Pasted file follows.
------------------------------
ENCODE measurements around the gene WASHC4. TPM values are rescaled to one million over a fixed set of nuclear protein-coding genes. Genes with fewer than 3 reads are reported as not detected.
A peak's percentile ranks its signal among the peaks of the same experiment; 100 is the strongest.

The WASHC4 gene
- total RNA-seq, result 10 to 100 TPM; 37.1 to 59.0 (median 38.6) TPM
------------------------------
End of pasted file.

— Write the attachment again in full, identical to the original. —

ENCODE measurements around the gene WASHC4. TPM values are rescaled to one million over a fixed set of nuclear protein-coding genes. Genes with fewer than 3 reads are reported as not detected.
A peak's percentile ranks its signal among the peaks of the same experiment; 100 is the strongest.

The WASHC4 gene
- total RNA-seq, result 10 to 100 TPM; 37.1 to 59.0 (median 38.6) TPM